Orson Welles Archive

  • Paul Bowles during his life (1910-1999) remained aloof from all the hipsters and hypesters of U.S. letters. Living in self-imposed exile in Tangier, he had cast a spell over such talents as Tennessee Williams, Libby Holman, Truman Capote, and Allen Ginsberg. We revisit an essay penned by Jay McInerny in 1985, on how the inimitable expatriate writer-composer's dark arts retain their power, even more so 32 years later.

    Stranger in Tangier: Paul Bowles Under The Sheltering Sky

    Paul Bowles during his life (1910-1999) remained aloof from all the hipsters and hypesters of U.S. letters. Living in self-imposed exile in Tangier, he had cast a spell over such talents as Tennessee Williams, Libby Holman, Truman Capote, and Allen Ginsberg. We revisit an essay penned by Jay McInerny in 1985, on how the inimitable expatriate writer-composer's dark arts retain their power, even more so 32 years later.

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  • Cassavetes' Shadows "improvises" Beat Generation Manhattan, where two brothers and a sister, black but inexplicably played by two white actors, careening off track to scaled-back sketches of Charles Mingus' saxophone jazz yearnings. Black and white neon signs blink and the old Times Square looms like the otherworld, naturalistic cordial racism separating the chosen from the downtrodden, both dreaming of making it, of creating something.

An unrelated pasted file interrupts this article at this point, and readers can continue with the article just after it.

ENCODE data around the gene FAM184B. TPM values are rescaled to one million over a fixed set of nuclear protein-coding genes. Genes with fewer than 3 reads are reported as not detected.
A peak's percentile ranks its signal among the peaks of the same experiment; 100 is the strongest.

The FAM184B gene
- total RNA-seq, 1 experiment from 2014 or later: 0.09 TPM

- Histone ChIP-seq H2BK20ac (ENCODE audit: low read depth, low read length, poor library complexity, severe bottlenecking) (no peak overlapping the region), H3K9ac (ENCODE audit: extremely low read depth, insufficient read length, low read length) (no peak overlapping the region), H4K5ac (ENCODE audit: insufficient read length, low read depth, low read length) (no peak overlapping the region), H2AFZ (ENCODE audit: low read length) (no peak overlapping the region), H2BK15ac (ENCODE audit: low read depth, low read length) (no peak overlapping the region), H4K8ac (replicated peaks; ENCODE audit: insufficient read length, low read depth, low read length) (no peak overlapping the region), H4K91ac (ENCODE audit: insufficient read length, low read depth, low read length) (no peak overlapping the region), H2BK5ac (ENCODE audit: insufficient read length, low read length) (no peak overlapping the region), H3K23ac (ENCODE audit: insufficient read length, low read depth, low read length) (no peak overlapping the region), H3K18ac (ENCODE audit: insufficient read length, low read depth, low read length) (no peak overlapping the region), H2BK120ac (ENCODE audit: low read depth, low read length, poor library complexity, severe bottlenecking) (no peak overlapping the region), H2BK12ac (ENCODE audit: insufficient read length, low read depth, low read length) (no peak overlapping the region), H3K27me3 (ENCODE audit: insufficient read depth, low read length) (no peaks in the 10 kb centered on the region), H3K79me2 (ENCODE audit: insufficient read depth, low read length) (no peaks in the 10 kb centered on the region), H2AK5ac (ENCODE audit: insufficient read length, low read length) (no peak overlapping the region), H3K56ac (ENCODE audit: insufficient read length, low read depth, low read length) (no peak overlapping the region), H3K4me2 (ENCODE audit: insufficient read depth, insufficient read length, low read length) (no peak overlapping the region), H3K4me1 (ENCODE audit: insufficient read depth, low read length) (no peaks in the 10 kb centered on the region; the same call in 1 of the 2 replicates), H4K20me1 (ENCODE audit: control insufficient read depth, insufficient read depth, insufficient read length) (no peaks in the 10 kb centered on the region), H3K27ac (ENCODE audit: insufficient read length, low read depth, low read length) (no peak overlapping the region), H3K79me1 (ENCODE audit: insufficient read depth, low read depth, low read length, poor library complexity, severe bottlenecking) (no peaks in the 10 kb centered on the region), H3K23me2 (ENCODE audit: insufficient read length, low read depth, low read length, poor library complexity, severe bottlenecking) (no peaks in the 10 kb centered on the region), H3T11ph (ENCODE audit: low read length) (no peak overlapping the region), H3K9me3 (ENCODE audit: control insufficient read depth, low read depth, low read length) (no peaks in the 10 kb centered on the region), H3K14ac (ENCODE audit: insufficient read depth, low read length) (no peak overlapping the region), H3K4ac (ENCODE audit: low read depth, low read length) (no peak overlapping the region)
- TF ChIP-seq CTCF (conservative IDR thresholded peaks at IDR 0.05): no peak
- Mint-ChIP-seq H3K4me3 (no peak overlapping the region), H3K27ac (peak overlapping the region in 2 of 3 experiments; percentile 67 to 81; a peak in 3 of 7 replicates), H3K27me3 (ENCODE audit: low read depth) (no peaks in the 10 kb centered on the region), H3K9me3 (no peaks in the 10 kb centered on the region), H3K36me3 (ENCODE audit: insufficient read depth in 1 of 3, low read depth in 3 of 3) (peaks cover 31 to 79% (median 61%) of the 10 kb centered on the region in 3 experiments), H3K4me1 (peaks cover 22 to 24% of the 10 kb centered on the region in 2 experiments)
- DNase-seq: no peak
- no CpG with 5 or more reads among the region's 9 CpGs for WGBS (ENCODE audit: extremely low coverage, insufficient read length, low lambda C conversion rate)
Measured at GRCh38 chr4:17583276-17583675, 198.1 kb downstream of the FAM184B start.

Improvised Beat Generation Dreams of John Cassavetes

    Cassavetes' Shadows "improvises" Beat Generation Manhattan, where two brothers and a sister, black but inexplicably played by two white actors, careening off track to scaled-back sketches of Charles Mingus' saxophone jazz yearnings. Black and white neon signs blink and the old Times Square looms like the otherworld, naturalistic cordial racism separating the chosen from the downtrodden, both dreaming of making it, of creating something.

    Continue Reading...

  • Orson Welles, the cinematic genius who ended his days selling cheap wine, was both noble and feeble, titanic and pathetic, sacred monster and profane clown, says Peter Conrad. We take samples from his oeuvre, his noir thriller The Stranger and his stylistic fragmentation, Othello.

    Orson Welles: Tragic Hero, Sacred Monster, Profane Clown

    Orson Welles, the cinematic genius who ended his days selling cheap wine, was both noble and feeble, titanic and pathetic, sacred monster and profane clown, says Peter Conrad. We take samples from his oeuvre, his noir thriller The Stranger and his stylistic fragmentation, Othello.

    Continue Reading...